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Loss of Obstetric Services in Rural Counties Associated With Childbirth Risks

Laura Joszt
Rural counties in the United States have experienced a decline in the availability of hospital-based obstetric services, dropping from 55% of counties having these services in 2004 to 46% in 2014. This loss can “exacerbate maternal health challenges” in rural areas, according to a study in JAMA.
In rural counties not adjacent to urban areas, the loss of hospital-based obstetric services was associated with more out-of-hospital and preterm births, according to a new study published in JAMA.1

Rural counties in the United States have experienced a decline in the availability of hospital-based obstetric services, dropping from 55% of counties having these services in 2004 to 46% in 2014. This loss may “exacerbate maternal health challenges” in rural areas, where, compared with urban areas, there are already higher rates of pregnancy-related hospitalizations, low birth weight, and infant mortality.

“Rural counties vary considerably in their proximity to urban centers, and the consequences of loss of hospital-based obstetric services may differ based on adjacency to an urban area,” the authors explained. “Distinguishing rural counties based on adjacency to urban areas, this study examined the relationship between losing hospital-based obstetric services and location of childbirth and birth outcomes.”

The researchers analyzed nearly 5 million births in 1086 rural US counties using data from the 2004-2014 Natality Detail Data maintained by the National Center for Health Statistics. There were 3 primary outcomes: out-of-hospital birth, hospital births in counties without any hospitals providing obstetric care, and preterm birth.

From 2004 to 2014, 179 rural counties lost their hospital-based obstetric services. Women in these counties were more likely to be white and less likely to have a college or graduate degree compared with women in rural counties that did not lose obstetric services. Of the 179 counties, 103 were considered urban-adjacent rural counties.

After analyzing the data, the researchers found that the out-of-hospital birth rate changed from 1.2% in non–urban-adjacent counties to 1.6% the year following loss of hospital-based obstetric services. In urban-adjacent counties, there was a smaller increase in the rate from 1.3% to 1.5%. There were also significant increases in the rate of births in hospitals without obstetric care from 0.4% the year before services loss to 2.47% following services loss in non–urban-adjacent counties. Again, urban-adjacent counties reported a smaller increase, from 0.01% to 1.88%.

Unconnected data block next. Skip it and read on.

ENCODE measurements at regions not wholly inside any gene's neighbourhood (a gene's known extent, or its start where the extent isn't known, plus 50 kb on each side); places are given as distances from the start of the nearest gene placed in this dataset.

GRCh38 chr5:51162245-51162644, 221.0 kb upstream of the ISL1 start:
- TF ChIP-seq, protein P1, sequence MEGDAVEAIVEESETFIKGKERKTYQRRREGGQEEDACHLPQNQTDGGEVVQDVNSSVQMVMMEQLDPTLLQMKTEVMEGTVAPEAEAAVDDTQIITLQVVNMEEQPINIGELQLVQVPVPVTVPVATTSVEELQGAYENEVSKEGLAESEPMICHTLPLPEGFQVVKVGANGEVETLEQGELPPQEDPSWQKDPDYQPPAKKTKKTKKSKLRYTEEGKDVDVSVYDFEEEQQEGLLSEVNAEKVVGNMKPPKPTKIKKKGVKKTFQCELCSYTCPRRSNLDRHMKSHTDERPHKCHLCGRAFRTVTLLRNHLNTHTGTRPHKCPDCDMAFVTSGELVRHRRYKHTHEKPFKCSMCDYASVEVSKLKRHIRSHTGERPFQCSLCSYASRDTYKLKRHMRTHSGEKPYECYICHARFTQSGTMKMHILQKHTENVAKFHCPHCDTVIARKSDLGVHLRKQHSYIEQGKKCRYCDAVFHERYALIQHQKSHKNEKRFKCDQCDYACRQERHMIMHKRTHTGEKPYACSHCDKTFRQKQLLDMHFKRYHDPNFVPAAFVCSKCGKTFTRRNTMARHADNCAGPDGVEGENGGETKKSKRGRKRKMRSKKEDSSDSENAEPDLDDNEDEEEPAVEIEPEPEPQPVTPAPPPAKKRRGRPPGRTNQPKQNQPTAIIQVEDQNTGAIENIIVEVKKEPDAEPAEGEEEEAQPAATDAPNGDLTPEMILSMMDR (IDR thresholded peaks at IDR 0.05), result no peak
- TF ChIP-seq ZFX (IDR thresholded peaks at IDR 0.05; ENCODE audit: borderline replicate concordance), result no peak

“Altogether, the results of this study indicate significant changes in birth location and outcomes immediately following rural obstetric unit closures, with sustained changes over time in rural counties that are not adjacent to urban areas,” the authors concluded. “Such changes may affect clinical care in an already-challenging context.”

In an accompanying editorial,2 Neel T. Shah, MD, MPP, of Harvard Medical School and Beth Israel Deaconess Medical Center, wrote that the study provides an indication of how the loss of obstetric services combined with “geographic isolation” is affecting families in rural counties. Loss of services may mean traveling long distances during pregnancy to seek care.

“Among high-income countries, this burden on birthing families is unique to the United States,” wrote Shah.

References

1. Kozhimannil KB, Hung P, Henning-Smith C, Casey MM, Prasad S. Association between loss of hospital-based obstetric services and birth outcomes in rural counties in the United States [published online March 8, 2018.] JAMA. doi: 10.1001/jama.2018.1830.

2. Shah NT. Eroding access and quality of childbirth care in rural US counties [published online March 8, 2018.] JAMA. doi: 10.1001/jama.2018.1646.

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